To Love a City

It’s a dangerous thing to love, a city.

Too big. Have to simplify it. Never look too closely, never want to be sure how much of it shapes you and how much you shape it in your mind. Better to coexist. Too big not to make what you will of it; to see it as the cause of or solution to all your problems. To love a city is to risk taking everyone’s opinion of it personally, even though they’re just doing with it what they need to, same as you.

It’s a dangerous thing, to love a city.

To be a master’s-degree-holding son of a truck driver and in a place built by the steel industry, reinventing itself as a technology and education center. A city that, every couple of decades, not only has the guts to declare another Renaissance, but to number them sequentially.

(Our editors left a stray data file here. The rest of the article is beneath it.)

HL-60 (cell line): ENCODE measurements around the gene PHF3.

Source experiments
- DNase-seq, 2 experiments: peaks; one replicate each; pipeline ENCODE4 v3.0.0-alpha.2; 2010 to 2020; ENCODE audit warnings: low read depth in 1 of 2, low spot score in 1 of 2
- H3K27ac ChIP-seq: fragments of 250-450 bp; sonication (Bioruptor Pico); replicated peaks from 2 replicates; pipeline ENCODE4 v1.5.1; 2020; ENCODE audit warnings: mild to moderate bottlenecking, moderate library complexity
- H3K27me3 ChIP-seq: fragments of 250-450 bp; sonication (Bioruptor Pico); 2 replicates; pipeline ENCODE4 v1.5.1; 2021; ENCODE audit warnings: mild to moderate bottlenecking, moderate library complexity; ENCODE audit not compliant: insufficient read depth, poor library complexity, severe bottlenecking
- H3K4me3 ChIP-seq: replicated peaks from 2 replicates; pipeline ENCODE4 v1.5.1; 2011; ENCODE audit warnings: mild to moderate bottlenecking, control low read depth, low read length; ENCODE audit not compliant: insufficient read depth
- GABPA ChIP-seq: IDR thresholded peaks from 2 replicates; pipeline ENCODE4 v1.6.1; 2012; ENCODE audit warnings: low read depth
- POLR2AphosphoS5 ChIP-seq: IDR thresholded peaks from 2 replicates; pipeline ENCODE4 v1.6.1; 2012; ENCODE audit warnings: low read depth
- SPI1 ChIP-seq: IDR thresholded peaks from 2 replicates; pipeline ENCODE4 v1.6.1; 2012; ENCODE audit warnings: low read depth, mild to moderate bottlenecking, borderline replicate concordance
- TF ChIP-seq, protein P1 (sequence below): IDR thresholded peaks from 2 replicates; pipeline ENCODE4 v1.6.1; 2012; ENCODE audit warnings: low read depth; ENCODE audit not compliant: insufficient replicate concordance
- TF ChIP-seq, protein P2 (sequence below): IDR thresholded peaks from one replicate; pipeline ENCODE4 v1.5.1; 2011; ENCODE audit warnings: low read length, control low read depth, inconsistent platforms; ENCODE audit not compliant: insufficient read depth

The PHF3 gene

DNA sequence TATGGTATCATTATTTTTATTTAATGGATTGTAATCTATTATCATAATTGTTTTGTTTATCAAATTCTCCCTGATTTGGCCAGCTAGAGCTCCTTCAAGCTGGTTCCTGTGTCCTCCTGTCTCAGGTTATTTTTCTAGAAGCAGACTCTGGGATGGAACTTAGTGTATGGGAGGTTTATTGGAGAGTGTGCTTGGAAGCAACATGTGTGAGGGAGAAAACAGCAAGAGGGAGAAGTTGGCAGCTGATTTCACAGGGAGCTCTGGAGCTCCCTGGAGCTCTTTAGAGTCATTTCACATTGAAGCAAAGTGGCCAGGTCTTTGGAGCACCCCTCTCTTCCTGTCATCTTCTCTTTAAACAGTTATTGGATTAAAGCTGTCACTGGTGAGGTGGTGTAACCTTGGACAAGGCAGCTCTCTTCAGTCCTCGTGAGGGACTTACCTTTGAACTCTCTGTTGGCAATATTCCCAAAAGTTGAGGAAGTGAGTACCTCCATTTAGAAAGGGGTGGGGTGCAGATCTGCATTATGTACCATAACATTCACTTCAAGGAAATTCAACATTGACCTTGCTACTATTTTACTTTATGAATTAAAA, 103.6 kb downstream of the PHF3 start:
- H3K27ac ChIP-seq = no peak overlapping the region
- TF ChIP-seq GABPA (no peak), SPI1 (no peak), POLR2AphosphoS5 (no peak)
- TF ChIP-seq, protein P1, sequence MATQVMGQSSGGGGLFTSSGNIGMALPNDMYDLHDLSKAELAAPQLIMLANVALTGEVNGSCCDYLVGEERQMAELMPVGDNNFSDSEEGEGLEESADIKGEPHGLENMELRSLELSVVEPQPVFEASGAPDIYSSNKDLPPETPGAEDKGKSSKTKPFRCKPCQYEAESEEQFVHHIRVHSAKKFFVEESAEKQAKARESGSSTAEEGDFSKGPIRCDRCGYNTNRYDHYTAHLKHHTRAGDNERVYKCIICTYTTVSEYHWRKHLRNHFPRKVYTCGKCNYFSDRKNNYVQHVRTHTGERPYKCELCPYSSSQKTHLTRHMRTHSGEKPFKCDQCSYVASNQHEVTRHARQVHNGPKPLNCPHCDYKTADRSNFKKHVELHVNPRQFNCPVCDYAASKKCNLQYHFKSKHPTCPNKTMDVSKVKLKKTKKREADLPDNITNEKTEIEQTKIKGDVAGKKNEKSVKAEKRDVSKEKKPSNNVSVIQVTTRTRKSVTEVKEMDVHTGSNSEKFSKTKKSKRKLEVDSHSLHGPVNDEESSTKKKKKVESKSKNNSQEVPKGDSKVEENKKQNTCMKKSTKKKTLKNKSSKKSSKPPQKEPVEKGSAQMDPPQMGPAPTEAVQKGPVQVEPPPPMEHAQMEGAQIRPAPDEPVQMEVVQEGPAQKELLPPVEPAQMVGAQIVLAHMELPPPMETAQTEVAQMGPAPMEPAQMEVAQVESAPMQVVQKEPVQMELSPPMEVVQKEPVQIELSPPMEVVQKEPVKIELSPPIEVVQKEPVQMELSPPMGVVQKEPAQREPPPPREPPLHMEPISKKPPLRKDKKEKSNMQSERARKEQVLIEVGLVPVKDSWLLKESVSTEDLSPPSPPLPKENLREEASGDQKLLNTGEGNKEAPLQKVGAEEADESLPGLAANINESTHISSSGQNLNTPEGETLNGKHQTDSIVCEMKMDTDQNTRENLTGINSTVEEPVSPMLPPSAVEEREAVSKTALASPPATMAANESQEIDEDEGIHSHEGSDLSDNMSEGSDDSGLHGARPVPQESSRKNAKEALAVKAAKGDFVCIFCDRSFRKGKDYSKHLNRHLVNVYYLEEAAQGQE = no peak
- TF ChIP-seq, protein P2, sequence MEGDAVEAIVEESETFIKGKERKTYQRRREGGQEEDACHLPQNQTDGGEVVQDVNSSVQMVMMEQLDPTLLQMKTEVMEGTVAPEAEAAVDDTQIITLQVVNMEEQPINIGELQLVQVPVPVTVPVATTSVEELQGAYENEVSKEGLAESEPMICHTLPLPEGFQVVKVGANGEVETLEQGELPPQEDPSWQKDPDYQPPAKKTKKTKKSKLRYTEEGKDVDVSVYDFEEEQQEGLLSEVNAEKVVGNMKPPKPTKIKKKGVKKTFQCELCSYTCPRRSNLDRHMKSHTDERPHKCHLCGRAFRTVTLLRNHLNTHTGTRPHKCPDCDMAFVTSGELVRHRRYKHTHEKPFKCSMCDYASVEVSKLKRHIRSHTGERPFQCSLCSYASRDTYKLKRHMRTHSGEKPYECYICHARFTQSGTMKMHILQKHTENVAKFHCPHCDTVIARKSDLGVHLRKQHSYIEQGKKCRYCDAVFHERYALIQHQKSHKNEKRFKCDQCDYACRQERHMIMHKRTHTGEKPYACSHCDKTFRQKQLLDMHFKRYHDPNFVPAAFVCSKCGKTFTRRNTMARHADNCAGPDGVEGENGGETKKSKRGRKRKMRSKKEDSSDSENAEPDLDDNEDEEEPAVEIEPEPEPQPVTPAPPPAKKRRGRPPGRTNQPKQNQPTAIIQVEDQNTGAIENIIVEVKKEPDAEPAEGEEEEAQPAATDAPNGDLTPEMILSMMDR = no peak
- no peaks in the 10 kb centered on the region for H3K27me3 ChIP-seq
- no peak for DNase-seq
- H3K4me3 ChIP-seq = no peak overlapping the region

To be inward- and backward-looking, not out of nostalgia or fear, you hope, but out of a need to be grounded in something, anything.

To find oneself on some road in its fragmented, hilly, windy, gloomy topography, unable to see where you came from or where you’re going, unable to imagine anything else exists but what you are experiencing right now.

To understand the appeal of that fragmentation, that compartmentalization that you’ve spent your entire life engaging in as a way to keep things under control. When you know your edges are shaky, your identity’s boundaries weak, better to keep things as far away from them as possible.

But then you pull back. Look at it from above. See the whole picture. The skyline and its reflection.

It’s a wonderful thing to love, a city.

It’s a wonderful thing, to love a city.

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Brian Taylor, Commentary, Pulp
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